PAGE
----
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Jump to branches within the Diapsid tree

Those diverse diapsids
The reptiles (except turtles)

Diapsid skull with post-orbital fenestrae
A typical diapsid skull featuring the two post-orbital fenestrae, or the "openings behind the eye."
All members of the group called the Reptilia (see below), except for the anapsids (turtles and their ilk), and a few extinct groups, are diapsids. The main diagnostic physical character for a diapsid is the presence of two openings on each side of the skull; the upper and lower temporal openings, i.e., the post-orbital fenestrae (right). Even the birds are considered diapsids (and hence reptiles), because they are descended from certain dinosaurs (which are also diapsids), and ancestrally have the paired skull openings along with other physical characteristics that unite them with diapsids. Thus, they are considered diapsids by their ancestry, which is illuminated by shared derived traits.

The evolutionary history of the diapsid lineage is quite complex; diapsids evolved into many shapes, occupying many different ecological niches since they first came onto the scene in the late Carboniferous Period (roughly 350 million years ago), when they were represented by the earliest diapsid, the tiny lizardlike Petrolacosaurus. We have found fossils of a multitude of diapsids that swam, slithered, crawled, ran, or even flew since then. They are truly an amazing group — far more diverse than any other comparable vertebrate group except for Actinopterygii (the ray-finned fishes).

What does the word "reptile" really mean?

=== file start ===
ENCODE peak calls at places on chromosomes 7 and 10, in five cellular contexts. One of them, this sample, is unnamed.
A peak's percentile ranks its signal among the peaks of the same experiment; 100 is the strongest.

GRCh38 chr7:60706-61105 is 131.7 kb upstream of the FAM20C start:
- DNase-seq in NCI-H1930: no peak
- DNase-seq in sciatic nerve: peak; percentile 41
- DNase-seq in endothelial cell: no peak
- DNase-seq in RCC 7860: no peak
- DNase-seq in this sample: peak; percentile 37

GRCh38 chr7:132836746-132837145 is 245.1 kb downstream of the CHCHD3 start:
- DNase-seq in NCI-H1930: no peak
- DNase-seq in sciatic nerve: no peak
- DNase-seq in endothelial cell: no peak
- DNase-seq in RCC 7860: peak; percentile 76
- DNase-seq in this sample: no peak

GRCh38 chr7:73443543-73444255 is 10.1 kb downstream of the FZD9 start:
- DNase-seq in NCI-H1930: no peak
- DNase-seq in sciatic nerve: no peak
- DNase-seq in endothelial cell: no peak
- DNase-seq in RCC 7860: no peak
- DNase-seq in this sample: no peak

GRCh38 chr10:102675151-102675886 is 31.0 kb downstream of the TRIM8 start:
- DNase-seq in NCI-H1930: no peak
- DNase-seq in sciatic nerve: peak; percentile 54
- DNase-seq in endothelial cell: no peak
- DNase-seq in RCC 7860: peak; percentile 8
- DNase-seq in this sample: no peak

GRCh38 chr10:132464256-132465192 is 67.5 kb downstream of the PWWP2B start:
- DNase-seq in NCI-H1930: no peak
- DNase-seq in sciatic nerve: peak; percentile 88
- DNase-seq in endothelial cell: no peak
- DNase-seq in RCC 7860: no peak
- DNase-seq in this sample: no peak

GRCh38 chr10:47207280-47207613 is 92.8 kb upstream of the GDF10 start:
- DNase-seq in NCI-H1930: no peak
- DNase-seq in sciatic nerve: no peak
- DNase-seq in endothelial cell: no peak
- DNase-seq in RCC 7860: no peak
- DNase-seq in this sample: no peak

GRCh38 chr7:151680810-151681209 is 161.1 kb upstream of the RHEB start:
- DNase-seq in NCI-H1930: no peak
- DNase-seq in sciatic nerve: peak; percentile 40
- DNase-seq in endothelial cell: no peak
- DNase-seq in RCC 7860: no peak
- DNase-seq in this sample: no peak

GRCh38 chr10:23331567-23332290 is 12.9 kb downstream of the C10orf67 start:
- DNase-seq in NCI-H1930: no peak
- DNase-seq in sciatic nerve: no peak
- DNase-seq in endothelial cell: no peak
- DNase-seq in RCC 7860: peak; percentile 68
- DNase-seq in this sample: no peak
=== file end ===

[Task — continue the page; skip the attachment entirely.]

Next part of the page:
Champsosaur skull
The skull of a champsosaur, an extinct diapsid related to the archosaurs. It is an example of convergent evolution with the crocodilians, as it is not directly related to them.
"Reptile" refers to the Reptilia, which includes the ectothermic snakes, lizards, crocodiles, turtles, and the endothermic birds. Or, if you consider yourself in the cladistic school of thought like most paleontologists, then if you say Reptilia, you are referring to all anapsids and diapsids (the usual snakes, lizards, crocodiles, turtles, and their friends, including dinosaurs … and their descendants, the birds). If this seems overly technical, remember that scientists do need to keep in mind the relationships of organisms, or else evolution makes little sense. Phylogenetic systematics is used to show the relationships of animals (phylogeny).

The term "reptile" may carry a lot of psychological baggage with it, conjuring up outmoded images of slow, stupid, inferior creatures, but it is a valid term applied to the group comprising the first reptile and all of its descendants. By this convention, birds are considered Reptilia, just like bats are mammals and snails are mollusks. Birds are certainly quite different from other living Reptilia, but the traits that modern birds possess were acquired gradually over many millions of years of evolution. The first birds were quite different than modern birds, and looked much more like good traditional reptiles than hawks, doves, or turkeys do.

Find out more about traditional reptiles (except birds) by searching for them in our vertebrate collections online.

Archosauria phylogeny

Contributions to this page were made by P. David Polly, Rob P. Guralnick, Alan G. Collins, John R. Hutchinson, and Brian R. Speer between 1993 and 1997. Champsosaur skull photo © UCMP.